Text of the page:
The phylogenetic origin of the haplotypes and the phylogenic constitution of the diploid genotypes were identified by factorial analysis. An example is provided for the LCYb_9 gene (Table 1; Figure 2), which displays a total of 27 SNPs. These SNPs clearly separate C. maxima and C. reticulata on axis 1 of the factorial analysis (Figure 2A) with 77% of the total variability. In addition, in axis 2, an intraspecific differentiation was observed within the pummelo group (Figure 2A); it accounts for 16.5% of the total variability. For this gene, the Willow leaf (both haplotypes) and Cleopatra mandarins, one of the Clementine Nules haplotypes (Clementine H1), and one sweet orange Ridge Pineapple haplotype (Ridge PineappleH2) were grouped, and they displayed low intraspecific polymorphisms (Figure 2); they were considered representatives of C. reticulata for the GST analysis of the SNPs of the LCYb_9 gene. C. maxima was represented by two haplotype groups: i) ClementineH2, Ridge PineappleH1, and DuncanH1 on the left and ii) DuncanH2, acidless and Chandler pummelos on the right. The C. maxima representative group showed greater polymorphism than the C. reticulata group, and a discriminant marker for the two C. maxima haplotype groups was selected. Interestingly, Nadorcott and Ponkan constituted a cluster with clementine and sweet orange diploid genotypes in an intermediary position between C. maxima and C. reticulata gene pools and presented high heterozygosity values (0.768) in average in comparison with the low 0.094 and 0.026 values, respectively for C. maxima and C. reticulata gene pools. These highly heterozygous varieties can therefore be considered to be in interspecific C. maxima/C. reticulata heterozygosity for the LCYb_9 gene. The same conclusion can be applied to sour orange with 0.740 heterozygosity value and intermediary position between the two ancestral gene pools.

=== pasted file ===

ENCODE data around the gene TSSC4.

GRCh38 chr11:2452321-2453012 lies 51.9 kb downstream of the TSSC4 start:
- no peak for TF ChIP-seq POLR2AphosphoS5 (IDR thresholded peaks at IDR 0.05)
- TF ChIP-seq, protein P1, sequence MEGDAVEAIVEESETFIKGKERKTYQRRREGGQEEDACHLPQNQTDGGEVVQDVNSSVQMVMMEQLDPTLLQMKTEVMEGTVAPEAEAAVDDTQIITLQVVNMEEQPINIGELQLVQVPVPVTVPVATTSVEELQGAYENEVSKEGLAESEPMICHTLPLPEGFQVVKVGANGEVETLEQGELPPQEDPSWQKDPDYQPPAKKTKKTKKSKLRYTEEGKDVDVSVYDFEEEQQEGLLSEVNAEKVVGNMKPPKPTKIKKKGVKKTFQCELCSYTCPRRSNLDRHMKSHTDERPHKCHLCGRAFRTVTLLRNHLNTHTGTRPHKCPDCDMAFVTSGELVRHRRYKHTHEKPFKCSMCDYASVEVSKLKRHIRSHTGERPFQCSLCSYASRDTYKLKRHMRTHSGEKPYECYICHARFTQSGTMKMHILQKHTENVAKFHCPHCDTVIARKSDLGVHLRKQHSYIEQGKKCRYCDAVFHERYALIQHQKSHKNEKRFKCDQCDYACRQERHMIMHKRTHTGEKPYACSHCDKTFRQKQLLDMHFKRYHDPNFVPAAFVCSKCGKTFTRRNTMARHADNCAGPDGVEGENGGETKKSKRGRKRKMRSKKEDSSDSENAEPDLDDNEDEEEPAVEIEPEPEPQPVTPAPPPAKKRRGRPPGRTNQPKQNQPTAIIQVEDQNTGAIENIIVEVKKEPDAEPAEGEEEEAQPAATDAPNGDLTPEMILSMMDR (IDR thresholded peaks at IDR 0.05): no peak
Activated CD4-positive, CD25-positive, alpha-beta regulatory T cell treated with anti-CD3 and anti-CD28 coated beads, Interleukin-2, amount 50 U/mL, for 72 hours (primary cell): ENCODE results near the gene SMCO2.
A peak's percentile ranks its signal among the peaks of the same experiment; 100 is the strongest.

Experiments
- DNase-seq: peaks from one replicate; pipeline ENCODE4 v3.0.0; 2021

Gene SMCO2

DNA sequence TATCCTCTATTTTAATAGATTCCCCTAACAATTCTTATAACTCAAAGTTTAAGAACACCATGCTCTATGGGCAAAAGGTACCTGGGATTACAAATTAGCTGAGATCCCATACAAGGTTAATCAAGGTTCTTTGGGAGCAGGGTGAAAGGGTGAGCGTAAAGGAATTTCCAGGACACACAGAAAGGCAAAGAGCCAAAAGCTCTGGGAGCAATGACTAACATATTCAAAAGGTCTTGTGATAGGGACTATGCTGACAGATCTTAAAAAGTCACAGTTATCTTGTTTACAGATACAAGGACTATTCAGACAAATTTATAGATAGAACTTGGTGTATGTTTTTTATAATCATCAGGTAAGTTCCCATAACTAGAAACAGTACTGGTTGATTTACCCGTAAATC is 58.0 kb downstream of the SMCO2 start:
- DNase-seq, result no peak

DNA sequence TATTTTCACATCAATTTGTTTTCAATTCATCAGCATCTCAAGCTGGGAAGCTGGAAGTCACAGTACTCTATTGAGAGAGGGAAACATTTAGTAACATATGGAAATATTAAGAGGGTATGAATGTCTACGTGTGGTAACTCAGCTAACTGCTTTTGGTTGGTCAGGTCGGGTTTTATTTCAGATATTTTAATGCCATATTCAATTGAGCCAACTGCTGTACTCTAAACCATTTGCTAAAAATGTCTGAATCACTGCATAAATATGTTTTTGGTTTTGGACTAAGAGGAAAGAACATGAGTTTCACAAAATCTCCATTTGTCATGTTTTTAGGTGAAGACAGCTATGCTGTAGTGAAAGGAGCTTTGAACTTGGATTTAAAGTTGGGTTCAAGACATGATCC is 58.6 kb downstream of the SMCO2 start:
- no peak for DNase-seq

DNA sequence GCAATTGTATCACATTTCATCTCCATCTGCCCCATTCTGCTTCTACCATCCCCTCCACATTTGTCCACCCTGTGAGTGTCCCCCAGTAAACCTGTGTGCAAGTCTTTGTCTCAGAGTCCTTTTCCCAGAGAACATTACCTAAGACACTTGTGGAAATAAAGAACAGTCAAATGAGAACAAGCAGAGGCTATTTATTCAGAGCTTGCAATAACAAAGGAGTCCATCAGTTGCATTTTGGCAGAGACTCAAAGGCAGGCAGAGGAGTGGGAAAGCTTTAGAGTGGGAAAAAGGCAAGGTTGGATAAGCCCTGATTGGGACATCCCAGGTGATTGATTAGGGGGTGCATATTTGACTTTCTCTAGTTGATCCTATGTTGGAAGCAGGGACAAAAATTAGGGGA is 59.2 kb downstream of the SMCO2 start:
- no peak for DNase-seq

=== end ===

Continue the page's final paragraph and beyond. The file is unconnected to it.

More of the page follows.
FIGURE 2